After earning your counselling qualification, you will need to gain practical experience working with clients to develop your skills further. The main options are internships, supervised work placements, and volunteer work.
Many counselling courses require students to complete a certain number of hours of supervised practical work as part of their qualification. This work provides students with an opportunity to practice their skills under the guidance of a qualified supervisor.
Volunteer work is another great way to gain experience and build your skills. Many organisations offer volunteer opportunities for counsellors, including crisis support hotlines, community health centres, and non-profit organisations.
To practice as a registered counsellor, you need to register with a professional body. The two leading ones are the Australian Counselling Association (ACA) and the Psychotherapy and Counselling Federation of Australia (PACFA).
You will need to provide evidence of your qualifications and experience, as well as pay a registration fee. Both the ACA and PACFA have their own unique requirements for registration, so check the specific requirements of each organisation as early as possible.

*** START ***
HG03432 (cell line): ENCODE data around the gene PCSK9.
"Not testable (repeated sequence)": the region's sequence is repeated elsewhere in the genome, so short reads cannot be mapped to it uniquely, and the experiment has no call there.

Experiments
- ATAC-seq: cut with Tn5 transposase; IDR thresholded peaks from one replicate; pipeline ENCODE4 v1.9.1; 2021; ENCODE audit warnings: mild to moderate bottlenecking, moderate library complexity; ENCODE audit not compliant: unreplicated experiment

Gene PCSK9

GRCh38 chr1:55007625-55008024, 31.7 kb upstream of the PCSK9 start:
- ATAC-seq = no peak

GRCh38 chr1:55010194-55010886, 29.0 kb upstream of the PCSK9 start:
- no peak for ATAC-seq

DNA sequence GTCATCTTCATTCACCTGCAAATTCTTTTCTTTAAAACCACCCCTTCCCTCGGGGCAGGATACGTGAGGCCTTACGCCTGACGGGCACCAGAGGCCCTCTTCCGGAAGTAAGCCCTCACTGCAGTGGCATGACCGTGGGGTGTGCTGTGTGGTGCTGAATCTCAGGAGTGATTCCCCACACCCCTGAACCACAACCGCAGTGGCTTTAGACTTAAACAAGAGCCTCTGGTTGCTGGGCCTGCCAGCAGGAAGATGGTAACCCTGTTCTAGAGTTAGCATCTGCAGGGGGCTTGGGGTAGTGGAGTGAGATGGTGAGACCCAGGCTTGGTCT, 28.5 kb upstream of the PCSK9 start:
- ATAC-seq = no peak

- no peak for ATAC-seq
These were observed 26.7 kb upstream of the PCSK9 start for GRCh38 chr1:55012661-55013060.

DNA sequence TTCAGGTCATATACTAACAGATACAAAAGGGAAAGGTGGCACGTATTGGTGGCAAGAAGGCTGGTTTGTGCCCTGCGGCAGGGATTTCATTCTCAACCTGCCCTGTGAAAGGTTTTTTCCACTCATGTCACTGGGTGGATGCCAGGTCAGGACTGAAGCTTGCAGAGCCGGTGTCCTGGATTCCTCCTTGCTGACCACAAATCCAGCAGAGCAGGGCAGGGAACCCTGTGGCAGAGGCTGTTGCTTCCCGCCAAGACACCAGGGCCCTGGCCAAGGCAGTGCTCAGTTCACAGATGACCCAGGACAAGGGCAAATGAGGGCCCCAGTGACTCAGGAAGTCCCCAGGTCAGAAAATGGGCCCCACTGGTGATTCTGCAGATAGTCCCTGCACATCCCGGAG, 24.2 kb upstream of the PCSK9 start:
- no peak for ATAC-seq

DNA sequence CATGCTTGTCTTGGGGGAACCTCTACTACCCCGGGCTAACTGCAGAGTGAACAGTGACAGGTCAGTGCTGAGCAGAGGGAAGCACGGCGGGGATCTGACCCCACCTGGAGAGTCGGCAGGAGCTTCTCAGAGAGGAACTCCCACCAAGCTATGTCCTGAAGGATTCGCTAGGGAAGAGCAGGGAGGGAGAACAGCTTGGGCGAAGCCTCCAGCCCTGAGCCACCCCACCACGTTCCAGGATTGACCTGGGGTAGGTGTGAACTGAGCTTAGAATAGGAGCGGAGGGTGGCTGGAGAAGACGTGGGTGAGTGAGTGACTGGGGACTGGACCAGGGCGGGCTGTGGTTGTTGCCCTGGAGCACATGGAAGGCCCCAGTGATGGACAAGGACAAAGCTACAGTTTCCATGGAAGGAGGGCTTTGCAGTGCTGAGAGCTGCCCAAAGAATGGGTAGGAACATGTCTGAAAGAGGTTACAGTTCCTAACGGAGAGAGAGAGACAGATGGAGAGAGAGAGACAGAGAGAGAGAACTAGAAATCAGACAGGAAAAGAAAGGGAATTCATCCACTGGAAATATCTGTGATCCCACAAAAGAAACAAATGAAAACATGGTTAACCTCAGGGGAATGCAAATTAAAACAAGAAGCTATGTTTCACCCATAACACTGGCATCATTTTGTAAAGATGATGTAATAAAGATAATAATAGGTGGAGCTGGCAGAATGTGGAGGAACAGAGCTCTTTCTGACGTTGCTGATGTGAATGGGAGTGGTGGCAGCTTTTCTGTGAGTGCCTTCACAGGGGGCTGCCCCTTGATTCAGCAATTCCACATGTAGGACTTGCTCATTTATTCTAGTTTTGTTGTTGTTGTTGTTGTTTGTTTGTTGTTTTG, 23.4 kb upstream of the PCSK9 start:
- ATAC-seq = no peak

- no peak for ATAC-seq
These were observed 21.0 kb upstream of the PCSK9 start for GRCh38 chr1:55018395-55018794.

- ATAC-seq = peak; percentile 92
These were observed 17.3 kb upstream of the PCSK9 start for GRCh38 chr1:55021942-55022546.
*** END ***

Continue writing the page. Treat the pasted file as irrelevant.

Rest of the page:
Many counsellors also join professional associations, such as the ACA or PACFA. Members gain access to ongoing professional development opportunities, networking opportunities, and other resources to help stay up-to-date with the latest research and techniques.
In Australia, there are forms of counselling you can do immediately without any formal qualifications. There also isn't a clear definition of what a counsellor is since the term is not a protected title, meaning anyone can use it to describe themselves.
If you are interested in providing support to others without formal qualifications, there are some options available. For example, you may be able to work as a support worker, community service worker, or peer support worker. These roles involve providing emotional support, guidance, and practical assistance to people who are facing challenges in their lives.
The quickest path to becoming a registered counsellor is a Diploma in Counselling. The course itself only takes 16 months on average, meaning you could potentially become fully qualified in under two years.
However, a diploma will not offer the same career opportunities as a degree or graduate diploma in counselling. More than 70% of counsellors have a bachelor degree at least, with 37% holding a postgraduate qualification.
A Bachelor of Counselling will take 3 years of full-time study. If you already have a related undergraduate degree, you can opt for a master's degree that also contains work placements. This will take 1.5 years normally, or 2 years of accelerated part-time study.